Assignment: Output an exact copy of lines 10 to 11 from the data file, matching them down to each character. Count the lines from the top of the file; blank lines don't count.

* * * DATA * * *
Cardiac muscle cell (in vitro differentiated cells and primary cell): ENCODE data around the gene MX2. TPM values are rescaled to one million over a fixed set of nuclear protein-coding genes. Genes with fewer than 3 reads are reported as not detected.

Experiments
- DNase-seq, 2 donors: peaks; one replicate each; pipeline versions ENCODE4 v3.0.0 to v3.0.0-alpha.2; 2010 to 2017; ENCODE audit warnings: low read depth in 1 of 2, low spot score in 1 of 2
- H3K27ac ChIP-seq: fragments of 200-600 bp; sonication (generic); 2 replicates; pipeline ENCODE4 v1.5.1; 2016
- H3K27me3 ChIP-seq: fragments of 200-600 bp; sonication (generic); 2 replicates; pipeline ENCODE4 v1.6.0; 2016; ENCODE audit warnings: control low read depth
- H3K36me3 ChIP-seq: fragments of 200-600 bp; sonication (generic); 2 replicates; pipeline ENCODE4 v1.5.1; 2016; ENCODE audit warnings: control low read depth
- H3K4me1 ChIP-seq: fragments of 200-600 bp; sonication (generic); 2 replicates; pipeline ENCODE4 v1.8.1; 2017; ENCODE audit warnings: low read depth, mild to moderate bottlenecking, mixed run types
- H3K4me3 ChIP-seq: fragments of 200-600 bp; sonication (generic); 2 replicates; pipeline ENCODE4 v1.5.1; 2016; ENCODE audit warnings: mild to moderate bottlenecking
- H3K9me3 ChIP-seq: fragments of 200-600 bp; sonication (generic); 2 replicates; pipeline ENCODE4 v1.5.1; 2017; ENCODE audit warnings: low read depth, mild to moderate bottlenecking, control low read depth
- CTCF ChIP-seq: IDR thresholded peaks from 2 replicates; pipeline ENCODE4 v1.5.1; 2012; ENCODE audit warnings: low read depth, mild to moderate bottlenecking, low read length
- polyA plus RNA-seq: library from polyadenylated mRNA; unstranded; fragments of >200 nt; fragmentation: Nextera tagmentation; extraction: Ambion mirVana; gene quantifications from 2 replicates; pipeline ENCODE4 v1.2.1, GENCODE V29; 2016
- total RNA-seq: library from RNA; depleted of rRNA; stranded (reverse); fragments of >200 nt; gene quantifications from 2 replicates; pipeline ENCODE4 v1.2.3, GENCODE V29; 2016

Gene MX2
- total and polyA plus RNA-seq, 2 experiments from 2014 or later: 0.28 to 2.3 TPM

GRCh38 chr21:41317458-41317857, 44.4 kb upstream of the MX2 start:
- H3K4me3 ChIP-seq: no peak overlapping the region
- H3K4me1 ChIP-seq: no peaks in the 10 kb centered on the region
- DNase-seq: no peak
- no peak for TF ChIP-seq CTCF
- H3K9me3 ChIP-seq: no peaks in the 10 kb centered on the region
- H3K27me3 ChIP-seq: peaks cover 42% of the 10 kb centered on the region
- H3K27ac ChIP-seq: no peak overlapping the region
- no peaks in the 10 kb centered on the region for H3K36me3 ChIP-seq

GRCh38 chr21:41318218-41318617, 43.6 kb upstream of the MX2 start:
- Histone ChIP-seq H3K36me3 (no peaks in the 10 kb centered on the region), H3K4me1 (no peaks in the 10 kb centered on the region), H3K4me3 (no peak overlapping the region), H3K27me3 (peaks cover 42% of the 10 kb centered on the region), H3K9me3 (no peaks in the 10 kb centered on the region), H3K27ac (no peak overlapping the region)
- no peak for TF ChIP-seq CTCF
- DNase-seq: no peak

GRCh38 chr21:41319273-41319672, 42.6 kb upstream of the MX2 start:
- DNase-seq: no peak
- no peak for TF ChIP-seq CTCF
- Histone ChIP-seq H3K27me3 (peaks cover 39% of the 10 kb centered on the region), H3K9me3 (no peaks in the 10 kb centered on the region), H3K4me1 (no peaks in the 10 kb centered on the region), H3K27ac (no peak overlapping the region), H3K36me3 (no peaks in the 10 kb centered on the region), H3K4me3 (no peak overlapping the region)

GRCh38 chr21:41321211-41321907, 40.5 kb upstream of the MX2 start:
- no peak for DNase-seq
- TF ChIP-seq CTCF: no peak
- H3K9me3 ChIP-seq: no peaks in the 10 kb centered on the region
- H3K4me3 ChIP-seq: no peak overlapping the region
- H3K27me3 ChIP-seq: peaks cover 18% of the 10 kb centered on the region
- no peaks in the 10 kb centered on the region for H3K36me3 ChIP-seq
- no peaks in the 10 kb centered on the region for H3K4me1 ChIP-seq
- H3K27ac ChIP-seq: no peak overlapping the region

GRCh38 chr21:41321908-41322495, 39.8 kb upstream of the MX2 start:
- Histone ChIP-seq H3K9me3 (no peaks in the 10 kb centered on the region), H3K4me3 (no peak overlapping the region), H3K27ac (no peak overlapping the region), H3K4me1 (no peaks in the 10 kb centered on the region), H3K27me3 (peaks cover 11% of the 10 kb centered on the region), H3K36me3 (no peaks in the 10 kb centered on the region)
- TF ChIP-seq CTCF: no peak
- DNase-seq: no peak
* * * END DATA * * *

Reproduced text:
- CTCF ChIP-seq: IDR thresholded peaks from 2 replicates; pipeline ENCODE4 v1.5.1; 2012; ENCODE audit warnings: low read depth, mild to moderate bottlenecking, low read length
- polyA plus RNA-seq: library from polyadenylated mRNA; unstranded; fragments of >200 nt; fragmentation: Nextera tagmentation; extraction: Ambion mirVana; gene quantifications from 2 replicates; pipeline ENCODE4 v1.2.1, GENCODE V29; 2016